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Lexus HS 250h Extends Electrification of Drivetrain to Transmission Fluid Pump

The hybrid transaxle in the upcoming Lexus HS 250h hybrid sedan (earlier post) will use an electric transmission oil pump in place of a mechanical pump, further shifting ancillary loads from mechanical to electrical propulsion, according to Toyota.

Toyota and Lexus hybrid transaxles have up to now used low-pressure mechanical oil pumps that operate whenever the powertrain’s IC engine is running. An electric pump allows a more refined control strategy while reducing parasitic losses. Fluid paths have also been changed to flow transmission oil over the vehicle’s drive motor, increasing its efficiency.

Previous iterations of Toyota and Lexus hybrid transaxles have used transmission fluid primarily for lubricating rather than cooling purposes, with motor-generators cooled by a mixture of air circulation inside the transaxle, a water-based coolant loop shared with the vehicle’s inverter, and splash distribution of transmission fluid.

Improvements in recent years have included the optimization of oil catch tanks at the top of the transaxles to channel splashed fluid to various internal components.

The HS 250h refinement follows close on the heels of the release of the 2010 Prius, which uses an electric engine coolant pump. Although previous generations of the Prius had used secondary electric engine coolant pumps, their primary engine coolant pump was still mechanical.

Many automotive electric fluid pumps are brushless DC (BLDC) designs, which offer higher efficiency and more precise control than brushed motors. The cost of BLDC motors and their electronic circuits, which has been relatively high in the past as compared to brushed motors, has steadily dropped in recent years.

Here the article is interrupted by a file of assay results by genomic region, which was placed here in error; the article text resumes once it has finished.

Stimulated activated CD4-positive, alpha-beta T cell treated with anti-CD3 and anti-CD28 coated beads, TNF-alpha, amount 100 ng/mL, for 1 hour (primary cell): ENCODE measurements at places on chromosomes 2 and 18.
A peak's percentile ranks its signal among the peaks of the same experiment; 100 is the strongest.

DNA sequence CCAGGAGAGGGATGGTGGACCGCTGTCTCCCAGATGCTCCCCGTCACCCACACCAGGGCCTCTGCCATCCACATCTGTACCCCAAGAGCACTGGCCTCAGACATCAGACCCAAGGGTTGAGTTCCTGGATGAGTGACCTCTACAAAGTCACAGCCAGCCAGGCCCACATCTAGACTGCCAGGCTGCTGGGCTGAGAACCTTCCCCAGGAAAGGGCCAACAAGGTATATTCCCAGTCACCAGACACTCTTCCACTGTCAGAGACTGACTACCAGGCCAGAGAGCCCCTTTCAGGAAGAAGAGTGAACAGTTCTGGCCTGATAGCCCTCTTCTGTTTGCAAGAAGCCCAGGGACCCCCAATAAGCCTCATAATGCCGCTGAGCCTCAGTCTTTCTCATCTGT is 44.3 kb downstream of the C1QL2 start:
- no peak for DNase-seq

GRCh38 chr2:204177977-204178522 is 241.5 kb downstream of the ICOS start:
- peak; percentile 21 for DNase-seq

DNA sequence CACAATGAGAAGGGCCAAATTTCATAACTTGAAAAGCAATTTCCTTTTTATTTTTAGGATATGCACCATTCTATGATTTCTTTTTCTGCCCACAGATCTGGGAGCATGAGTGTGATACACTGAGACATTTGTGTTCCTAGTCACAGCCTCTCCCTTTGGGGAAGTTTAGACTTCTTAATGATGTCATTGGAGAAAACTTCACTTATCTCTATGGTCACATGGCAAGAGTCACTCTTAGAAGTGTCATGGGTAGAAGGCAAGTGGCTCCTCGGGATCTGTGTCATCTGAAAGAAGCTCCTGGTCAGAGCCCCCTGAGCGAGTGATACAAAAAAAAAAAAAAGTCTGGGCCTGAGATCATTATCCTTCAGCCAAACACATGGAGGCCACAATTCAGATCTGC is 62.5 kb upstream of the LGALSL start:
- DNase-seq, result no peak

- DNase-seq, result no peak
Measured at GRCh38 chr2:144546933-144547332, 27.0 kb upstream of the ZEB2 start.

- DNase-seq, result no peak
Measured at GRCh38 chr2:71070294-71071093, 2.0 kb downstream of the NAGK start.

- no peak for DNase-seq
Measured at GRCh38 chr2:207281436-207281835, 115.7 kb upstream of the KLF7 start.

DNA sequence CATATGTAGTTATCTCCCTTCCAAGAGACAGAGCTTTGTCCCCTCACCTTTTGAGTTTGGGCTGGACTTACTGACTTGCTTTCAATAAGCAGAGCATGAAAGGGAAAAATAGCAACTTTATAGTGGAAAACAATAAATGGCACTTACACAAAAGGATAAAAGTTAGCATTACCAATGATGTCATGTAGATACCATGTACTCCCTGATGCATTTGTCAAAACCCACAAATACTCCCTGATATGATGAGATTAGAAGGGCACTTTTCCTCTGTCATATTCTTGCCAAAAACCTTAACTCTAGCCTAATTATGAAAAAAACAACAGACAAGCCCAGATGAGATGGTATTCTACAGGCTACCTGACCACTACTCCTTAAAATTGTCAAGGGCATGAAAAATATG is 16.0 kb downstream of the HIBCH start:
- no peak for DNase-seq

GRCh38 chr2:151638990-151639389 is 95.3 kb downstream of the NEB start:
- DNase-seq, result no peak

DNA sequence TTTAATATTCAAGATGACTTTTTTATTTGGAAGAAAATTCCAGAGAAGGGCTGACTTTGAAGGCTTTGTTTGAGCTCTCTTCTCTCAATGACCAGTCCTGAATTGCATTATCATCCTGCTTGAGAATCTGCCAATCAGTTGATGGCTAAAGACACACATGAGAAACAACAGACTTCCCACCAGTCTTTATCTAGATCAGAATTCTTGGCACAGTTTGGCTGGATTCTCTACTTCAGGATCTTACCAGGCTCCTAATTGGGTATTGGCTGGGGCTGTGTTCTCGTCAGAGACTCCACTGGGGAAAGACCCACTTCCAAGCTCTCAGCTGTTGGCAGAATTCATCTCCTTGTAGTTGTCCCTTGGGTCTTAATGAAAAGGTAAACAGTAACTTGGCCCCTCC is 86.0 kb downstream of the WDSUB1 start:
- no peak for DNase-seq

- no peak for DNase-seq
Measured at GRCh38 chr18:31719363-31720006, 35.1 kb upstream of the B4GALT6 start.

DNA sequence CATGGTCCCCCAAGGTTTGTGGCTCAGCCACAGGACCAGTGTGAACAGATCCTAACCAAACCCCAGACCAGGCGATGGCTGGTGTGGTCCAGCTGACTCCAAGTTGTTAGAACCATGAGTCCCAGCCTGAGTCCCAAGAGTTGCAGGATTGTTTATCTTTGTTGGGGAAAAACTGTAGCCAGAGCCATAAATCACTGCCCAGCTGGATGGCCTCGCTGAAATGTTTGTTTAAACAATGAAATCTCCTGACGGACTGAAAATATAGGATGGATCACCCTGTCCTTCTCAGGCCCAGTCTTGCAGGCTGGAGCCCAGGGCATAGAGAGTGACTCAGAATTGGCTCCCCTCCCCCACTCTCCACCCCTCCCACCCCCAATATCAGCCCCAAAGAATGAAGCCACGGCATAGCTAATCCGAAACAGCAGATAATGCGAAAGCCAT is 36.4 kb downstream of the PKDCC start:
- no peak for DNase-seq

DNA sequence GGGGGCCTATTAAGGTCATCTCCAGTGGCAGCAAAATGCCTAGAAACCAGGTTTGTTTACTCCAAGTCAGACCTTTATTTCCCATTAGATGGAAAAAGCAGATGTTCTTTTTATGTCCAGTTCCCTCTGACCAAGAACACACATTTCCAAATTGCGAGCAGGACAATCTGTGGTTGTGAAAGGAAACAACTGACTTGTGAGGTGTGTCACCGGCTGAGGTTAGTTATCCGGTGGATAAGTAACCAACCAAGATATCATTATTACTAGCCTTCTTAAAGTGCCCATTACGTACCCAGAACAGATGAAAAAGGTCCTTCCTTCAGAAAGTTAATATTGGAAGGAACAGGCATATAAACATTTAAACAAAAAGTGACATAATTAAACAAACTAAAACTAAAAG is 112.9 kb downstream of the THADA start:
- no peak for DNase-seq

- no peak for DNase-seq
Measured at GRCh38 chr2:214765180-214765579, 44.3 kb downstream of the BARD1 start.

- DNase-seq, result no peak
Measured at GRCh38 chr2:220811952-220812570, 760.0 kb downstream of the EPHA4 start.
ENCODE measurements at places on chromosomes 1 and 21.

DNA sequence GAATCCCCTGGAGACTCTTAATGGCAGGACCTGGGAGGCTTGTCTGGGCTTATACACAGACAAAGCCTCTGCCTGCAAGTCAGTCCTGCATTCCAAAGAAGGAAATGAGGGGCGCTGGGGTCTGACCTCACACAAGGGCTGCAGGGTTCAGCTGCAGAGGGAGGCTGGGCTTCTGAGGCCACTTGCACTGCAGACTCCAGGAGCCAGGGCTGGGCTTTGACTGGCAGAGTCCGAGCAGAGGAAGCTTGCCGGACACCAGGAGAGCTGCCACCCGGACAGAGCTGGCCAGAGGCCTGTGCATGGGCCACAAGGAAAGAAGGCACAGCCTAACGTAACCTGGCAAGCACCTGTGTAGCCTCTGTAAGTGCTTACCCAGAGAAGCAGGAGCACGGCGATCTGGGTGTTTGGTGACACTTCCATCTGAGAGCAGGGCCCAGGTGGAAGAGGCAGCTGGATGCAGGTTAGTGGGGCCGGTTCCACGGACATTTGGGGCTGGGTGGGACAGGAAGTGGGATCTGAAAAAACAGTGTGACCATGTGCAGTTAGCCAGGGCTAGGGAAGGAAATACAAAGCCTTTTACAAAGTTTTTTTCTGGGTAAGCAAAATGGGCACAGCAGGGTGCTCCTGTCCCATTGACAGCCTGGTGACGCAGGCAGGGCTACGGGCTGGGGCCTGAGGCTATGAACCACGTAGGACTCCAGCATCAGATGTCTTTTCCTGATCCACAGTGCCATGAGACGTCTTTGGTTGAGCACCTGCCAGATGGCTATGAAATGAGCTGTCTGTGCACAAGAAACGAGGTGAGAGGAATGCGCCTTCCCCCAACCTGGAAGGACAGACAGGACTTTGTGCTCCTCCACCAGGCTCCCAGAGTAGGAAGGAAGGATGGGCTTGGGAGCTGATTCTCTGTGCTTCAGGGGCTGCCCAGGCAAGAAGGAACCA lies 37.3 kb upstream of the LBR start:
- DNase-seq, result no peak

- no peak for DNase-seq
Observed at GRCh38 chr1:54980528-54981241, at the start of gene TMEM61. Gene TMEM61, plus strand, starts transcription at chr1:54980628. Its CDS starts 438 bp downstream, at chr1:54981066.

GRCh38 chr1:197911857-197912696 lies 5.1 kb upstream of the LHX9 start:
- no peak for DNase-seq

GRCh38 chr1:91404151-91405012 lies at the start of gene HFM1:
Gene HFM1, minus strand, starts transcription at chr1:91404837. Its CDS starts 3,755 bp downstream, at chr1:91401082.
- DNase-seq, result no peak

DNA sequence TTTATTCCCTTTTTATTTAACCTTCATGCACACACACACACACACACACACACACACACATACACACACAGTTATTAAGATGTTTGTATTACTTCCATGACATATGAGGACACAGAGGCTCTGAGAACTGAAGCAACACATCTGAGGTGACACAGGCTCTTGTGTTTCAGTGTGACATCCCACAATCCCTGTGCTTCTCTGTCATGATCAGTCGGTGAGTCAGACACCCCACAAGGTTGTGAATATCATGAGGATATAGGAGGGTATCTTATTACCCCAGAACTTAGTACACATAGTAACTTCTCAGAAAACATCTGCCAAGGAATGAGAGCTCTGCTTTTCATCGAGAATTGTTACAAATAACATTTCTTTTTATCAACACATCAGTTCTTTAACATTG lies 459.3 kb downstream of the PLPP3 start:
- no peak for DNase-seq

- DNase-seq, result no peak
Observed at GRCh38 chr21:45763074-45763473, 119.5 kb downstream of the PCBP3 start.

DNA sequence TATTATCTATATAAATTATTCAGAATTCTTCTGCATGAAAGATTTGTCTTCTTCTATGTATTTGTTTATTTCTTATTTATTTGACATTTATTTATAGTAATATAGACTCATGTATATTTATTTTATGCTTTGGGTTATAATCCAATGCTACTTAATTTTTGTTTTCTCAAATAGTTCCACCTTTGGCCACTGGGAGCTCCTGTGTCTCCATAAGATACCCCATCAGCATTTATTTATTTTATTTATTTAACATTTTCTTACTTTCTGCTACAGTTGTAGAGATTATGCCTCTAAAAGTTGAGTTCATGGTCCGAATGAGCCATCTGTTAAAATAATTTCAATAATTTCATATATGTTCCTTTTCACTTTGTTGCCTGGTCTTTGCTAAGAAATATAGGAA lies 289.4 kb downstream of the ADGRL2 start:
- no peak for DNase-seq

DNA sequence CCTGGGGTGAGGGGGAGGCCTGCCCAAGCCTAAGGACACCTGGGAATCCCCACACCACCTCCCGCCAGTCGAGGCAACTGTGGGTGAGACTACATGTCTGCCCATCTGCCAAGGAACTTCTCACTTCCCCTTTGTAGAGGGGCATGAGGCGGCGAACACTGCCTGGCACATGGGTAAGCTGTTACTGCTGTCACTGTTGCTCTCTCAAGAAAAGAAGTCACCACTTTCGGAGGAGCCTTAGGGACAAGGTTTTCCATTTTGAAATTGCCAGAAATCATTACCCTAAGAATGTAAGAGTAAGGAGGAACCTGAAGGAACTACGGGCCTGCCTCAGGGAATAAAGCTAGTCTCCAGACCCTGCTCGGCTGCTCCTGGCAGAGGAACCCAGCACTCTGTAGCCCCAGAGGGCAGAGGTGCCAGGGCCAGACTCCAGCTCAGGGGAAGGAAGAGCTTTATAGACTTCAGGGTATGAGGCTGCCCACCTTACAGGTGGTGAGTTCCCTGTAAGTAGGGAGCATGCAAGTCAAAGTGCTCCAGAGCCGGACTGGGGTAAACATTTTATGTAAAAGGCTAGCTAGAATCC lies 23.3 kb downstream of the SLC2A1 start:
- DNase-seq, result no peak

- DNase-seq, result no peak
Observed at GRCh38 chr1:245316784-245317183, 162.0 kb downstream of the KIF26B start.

—Jack Rosebro



Now that the HS250 has been reviewed by a few car magazines I wonder who the customer will be?

Ford has shown that they are the technology leader when a purpose built Lexus hybrid with similar displacement engine, total weight, and Cd gets lower fuel economy. The Lexus HS250 is expected to achieve 35city/34highway while the Fusion hits 41city/36highway.

From what I have read the Lexus refinement only equals a well equipped Fusion hybrid.

...even the images I have seen of the production HS250 bear a striking resemblence to the Fusion Hybrid from the front.



We had Ford's and Toyota's and like most who had similar experiences, the inherent quality of a Lexus is generations ahead of a Ford Fusion. They are not even comparable quality wise) even if they are about the same size.

As far as mpg, it remains to be seen which car will be best. For 50+ mpg, buy the Prius III.


It looks a lot like a Camry with a Lexus badge. Quality will be determined over time by agencies like J.D. Powers and others that collect data. Ford will keep an eye on quality going forward, their future depends on it.


Um, does the mechanical pump run too slow and too fast as engine or vehicle speeds change?

Does it run when it does not need to?

If not, then I look forard to Lexus encorporating mechanical headlights.

My daughter has a Lexus RS350 - it is very nice.
At 90kMi it accepted a transmission rebuild for $6000, notvery nice.

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